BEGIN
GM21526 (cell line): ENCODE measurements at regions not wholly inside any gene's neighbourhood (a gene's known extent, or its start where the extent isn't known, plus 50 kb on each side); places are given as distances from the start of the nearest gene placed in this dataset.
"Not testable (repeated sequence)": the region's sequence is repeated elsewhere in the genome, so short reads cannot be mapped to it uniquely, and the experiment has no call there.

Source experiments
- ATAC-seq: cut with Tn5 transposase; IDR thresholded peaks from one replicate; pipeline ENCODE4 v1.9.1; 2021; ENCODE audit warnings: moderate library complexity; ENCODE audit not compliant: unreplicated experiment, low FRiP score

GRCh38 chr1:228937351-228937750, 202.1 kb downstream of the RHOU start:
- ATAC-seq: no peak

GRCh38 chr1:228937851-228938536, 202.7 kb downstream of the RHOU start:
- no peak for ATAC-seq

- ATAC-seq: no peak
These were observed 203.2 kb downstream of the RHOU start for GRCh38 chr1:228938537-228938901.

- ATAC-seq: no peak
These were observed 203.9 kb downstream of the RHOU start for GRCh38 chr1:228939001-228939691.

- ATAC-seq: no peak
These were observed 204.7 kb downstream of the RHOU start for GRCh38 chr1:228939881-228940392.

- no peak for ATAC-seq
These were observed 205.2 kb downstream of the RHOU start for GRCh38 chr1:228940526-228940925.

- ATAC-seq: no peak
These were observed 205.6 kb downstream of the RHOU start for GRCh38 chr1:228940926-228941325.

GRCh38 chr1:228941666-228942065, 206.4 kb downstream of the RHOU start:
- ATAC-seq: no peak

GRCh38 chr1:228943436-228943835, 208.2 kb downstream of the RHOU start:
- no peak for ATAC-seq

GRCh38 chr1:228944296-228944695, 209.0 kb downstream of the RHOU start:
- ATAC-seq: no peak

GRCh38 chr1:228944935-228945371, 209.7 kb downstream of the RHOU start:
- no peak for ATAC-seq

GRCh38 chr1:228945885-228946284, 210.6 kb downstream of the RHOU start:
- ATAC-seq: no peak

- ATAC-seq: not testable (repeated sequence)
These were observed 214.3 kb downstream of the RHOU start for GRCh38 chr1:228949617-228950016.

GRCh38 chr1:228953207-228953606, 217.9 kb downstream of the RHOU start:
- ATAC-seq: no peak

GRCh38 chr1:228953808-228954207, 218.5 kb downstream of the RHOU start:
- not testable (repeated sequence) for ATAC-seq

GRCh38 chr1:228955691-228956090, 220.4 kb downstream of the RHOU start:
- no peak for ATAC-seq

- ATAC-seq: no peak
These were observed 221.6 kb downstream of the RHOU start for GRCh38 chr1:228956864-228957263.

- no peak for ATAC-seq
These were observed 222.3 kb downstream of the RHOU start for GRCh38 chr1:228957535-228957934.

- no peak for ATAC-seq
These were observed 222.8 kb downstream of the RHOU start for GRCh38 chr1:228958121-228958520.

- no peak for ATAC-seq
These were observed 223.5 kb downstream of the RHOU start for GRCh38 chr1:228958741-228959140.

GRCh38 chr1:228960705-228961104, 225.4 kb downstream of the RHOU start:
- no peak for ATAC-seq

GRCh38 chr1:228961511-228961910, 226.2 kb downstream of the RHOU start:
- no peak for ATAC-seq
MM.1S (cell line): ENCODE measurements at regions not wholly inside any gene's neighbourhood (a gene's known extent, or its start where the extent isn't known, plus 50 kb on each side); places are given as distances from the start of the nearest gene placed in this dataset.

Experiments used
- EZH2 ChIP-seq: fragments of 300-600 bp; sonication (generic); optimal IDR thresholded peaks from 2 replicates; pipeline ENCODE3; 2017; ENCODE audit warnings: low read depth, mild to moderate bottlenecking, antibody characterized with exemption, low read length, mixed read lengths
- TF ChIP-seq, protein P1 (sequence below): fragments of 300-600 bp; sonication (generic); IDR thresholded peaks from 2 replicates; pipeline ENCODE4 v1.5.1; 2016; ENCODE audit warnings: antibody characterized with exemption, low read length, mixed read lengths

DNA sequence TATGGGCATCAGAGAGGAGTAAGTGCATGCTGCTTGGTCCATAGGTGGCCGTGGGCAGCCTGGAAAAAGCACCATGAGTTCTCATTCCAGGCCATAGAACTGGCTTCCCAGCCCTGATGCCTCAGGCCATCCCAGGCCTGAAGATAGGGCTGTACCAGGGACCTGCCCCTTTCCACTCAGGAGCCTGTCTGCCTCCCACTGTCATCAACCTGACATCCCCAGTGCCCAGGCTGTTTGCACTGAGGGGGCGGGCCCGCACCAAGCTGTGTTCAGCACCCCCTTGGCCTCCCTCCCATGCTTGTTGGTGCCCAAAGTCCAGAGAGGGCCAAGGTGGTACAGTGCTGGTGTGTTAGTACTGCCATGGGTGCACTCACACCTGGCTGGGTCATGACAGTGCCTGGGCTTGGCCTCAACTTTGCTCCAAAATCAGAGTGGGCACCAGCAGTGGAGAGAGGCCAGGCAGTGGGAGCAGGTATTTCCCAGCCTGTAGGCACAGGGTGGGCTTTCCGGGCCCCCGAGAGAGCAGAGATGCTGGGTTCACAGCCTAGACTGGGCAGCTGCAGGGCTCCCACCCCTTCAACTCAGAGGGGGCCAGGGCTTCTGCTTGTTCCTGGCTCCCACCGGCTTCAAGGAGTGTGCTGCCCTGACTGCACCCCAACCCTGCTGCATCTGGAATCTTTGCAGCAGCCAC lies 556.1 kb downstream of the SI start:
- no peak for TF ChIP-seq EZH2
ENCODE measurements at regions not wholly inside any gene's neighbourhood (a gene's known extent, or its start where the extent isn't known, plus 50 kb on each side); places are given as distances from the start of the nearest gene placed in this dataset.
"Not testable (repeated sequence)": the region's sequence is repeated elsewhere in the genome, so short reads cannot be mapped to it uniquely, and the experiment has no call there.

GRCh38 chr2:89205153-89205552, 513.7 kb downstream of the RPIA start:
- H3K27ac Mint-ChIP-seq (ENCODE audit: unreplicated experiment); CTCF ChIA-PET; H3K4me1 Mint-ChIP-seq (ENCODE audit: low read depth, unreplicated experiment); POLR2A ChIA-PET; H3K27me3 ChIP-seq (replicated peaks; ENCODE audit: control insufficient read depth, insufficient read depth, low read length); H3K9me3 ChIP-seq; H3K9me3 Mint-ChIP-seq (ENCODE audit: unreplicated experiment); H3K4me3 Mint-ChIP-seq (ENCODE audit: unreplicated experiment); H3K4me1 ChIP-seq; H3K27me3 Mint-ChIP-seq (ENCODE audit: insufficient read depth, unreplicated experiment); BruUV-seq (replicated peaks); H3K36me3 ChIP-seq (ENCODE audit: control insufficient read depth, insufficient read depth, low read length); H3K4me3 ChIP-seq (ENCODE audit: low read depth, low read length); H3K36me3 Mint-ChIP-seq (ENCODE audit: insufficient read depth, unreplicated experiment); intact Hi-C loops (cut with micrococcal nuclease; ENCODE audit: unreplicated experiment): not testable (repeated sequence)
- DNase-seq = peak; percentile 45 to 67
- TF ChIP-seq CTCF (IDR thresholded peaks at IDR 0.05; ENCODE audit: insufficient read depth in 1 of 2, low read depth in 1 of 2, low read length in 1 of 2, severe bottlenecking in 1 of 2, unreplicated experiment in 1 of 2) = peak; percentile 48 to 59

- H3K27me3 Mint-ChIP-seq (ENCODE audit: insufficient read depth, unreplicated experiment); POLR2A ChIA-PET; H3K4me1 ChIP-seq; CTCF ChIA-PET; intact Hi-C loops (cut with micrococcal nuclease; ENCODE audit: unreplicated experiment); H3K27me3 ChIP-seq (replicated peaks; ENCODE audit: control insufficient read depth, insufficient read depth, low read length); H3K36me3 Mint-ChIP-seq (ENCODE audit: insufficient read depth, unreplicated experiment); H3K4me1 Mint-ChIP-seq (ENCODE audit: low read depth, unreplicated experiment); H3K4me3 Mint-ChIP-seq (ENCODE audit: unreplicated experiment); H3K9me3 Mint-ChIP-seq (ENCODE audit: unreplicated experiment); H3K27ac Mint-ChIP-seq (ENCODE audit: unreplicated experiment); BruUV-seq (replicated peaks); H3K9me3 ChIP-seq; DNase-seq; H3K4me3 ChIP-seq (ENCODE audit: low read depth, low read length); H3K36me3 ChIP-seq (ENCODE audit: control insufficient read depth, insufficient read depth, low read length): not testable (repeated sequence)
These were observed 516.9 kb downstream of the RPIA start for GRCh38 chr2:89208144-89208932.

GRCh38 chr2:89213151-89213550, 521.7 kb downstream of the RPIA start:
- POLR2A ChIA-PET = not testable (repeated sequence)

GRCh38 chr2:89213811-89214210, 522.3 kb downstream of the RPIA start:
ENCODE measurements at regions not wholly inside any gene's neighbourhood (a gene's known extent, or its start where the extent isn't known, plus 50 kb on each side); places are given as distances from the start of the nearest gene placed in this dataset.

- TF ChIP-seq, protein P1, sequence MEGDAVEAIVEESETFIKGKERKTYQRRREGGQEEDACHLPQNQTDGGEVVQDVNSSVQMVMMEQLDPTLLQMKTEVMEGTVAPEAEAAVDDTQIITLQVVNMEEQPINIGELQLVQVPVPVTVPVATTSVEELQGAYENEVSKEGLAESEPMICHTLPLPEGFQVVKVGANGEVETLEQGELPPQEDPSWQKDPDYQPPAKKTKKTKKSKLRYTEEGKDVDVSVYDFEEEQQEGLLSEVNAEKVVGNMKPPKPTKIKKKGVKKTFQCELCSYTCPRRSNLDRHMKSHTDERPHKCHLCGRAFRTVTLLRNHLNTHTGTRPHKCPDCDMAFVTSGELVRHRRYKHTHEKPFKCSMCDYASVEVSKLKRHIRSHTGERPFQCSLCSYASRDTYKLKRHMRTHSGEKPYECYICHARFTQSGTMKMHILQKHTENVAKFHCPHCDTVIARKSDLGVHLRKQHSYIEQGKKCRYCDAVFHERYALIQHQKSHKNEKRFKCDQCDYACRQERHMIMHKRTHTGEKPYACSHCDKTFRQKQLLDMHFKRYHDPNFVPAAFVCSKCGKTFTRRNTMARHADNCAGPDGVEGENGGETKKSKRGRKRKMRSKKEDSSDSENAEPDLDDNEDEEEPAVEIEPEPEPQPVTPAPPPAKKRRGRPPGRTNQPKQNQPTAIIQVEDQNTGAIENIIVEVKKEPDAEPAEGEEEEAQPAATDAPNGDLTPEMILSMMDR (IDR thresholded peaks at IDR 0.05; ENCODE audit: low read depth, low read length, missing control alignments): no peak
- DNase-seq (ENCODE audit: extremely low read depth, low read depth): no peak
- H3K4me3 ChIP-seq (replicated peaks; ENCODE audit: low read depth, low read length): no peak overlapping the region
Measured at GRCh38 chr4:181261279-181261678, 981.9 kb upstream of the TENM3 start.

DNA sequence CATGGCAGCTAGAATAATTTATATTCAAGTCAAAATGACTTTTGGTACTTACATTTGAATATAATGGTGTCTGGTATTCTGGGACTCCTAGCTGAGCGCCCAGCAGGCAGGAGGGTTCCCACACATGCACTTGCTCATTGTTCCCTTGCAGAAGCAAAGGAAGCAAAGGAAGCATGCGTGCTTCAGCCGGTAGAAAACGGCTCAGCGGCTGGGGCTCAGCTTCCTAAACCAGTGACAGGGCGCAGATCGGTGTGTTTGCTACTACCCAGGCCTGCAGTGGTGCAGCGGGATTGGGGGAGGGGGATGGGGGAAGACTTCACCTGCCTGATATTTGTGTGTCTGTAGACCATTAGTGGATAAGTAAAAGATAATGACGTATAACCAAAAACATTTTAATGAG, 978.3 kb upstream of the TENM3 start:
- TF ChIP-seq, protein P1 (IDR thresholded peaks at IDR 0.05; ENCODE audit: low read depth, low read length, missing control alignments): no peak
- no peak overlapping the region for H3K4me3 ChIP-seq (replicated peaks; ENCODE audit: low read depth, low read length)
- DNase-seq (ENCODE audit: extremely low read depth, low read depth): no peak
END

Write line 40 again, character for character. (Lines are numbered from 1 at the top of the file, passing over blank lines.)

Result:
These were observed 222.3 kb downstream of the RHOU start for GRCh38 chr1:228957535-228957934.